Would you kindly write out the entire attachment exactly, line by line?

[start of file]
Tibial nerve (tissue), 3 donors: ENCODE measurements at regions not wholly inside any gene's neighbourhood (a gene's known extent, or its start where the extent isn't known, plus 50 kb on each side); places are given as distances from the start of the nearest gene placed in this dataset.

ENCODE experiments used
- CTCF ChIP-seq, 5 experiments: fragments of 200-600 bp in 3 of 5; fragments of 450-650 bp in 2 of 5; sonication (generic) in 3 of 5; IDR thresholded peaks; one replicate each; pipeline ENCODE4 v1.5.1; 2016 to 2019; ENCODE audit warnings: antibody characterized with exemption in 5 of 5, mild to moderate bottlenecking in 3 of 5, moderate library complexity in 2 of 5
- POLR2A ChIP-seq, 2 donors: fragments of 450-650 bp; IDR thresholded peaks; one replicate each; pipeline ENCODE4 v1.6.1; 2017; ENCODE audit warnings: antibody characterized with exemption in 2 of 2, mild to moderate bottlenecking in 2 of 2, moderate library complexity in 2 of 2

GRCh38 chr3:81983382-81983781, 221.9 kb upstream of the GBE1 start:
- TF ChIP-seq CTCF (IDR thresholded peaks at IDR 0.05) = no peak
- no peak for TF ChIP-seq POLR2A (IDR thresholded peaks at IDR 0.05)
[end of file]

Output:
Tibial nerve (tissue), 3 donors: ENCODE measurements at regions not wholly inside any gene's neighbourhood (a gene's known extent, or its start where the extent isn't known, plus 50 kb on each side); places are given as distances from the start of the nearest gene placed in this dataset.

ENCODE experiments used
- CTCF ChIP-seq, 5 experiments: fragments of 200-600 bp in 3 of 5; fragments of 450-650 bp in 2 of 5; sonication (generic) in 3 of 5; IDR thresholded peaks; one replicate each; pipeline ENCODE4 v1.5.1; 2016 to 2019; ENCODE audit warnings: antibody characterized with exemption in 5 of 5, mild to moderate bottlenecking in 3 of 5, moderate library complexity in 2 of 5
- POLR2A ChIP-seq, 2 donors: fragments of 450-650 bp; IDR thresholded peaks; one replicate each; pipeline ENCODE4 v1.6.1; 2017; ENCODE audit warnings: antibody characterized with exemption in 2 of 2, mild to moderate bottlenecking in 2 of 2, moderate library complexity in 2 of 2

GRCh38 chr3:81983382-81983781, 221.9 kb upstream of the GBE1 start:
- TF ChIP-seq CTCF (IDR thresholded peaks at IDR 0.05) = no peak
- no peak for TF ChIP-seq POLR2A (IDR thresholded peaks at IDR 0.05)